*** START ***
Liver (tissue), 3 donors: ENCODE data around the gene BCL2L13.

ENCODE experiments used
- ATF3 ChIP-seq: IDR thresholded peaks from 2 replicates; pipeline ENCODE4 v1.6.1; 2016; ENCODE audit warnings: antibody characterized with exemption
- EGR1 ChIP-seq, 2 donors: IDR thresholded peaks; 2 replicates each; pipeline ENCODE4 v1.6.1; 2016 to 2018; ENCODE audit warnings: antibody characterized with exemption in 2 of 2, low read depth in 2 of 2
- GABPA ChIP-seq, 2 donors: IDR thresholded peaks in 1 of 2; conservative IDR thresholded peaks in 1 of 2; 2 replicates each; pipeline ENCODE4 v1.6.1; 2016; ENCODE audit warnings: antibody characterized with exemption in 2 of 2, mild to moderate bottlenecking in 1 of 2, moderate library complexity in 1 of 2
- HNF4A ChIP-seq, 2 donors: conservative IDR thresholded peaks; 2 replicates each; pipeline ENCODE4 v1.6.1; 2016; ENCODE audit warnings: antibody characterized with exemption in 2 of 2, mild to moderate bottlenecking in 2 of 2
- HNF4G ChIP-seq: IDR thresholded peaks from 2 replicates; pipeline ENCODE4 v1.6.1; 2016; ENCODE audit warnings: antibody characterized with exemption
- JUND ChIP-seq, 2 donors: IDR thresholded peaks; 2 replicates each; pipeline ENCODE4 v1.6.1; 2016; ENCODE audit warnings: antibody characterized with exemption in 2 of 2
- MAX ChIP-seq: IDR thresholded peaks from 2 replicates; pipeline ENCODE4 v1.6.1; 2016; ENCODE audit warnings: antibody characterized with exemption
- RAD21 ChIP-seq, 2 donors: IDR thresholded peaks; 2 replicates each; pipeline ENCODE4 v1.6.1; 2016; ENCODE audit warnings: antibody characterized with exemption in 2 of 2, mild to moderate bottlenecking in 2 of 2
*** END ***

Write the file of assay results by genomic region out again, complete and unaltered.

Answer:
Liver (tissue), 3 donors: ENCODE data around the gene BCL2L13.

ENCODE experiments used
- ATF3 ChIP-seq: IDR thresholded peaks from 2 replicates; pipeline ENCODE4 v1.6.1; 2016; ENCODE audit warnings: antibody characterized with exemption
- EGR1 ChIP-seq, 2 donors: IDR thresholded peaks; 2 replicates each; pipeline ENCODE4 v1.6.1; 2016 to 2018; ENCODE audit warnings: antibody characterized with exemption in 2 of 2, low read depth in 2 of 2
- GABPA ChIP-seq, 2 donors: IDR thresholded peaks in 1 of 2; conservative IDR thresholded peaks in 1 of 2; 2 replicates each; pipeline ENCODE4 v1.6.1; 2016; ENCODE audit warnings: antibody characterized with exemption in 2 of 2, mild to moderate bottlenecking in 1 of 2, moderate library complexity in 1 of 2
- HNF4A ChIP-seq, 2 donors: conservative IDR thresholded peaks; 2 replicates each; pipeline ENCODE4 v1.6.1; 2016; ENCODE audit warnings: antibody characterized with exemption in 2 of 2, mild to moderate bottlenecking in 2 of 2
- HNF4G ChIP-seq: IDR thresholded peaks from 2 replicates; pipeline ENCODE4 v1.6.1; 2016; ENCODE audit warnings: antibody characterized with exemption
- JUND ChIP-seq, 2 donors: IDR thresholded peaks; 2 replicates each; pipeline ENCODE4 v1.6.1; 2016; ENCODE audit warnings: antibody characterized with exemption in 2 of 2
- MAX ChIP-seq: IDR thresholded peaks from 2 replicates; pipeline ENCODE4 v1.6.1; 2016; ENCODE audit warnings: antibody characterized with exemption
- RAD21 ChIP-seq, 2 donors: IDR thresholded peaks; 2 replicates each; pipeline ENCODE4 v1.6.1; 2016; ENCODE audit warnings: antibody characterized with exemption in 2 of 2, mild to moderate bottlenecking in 2 of 2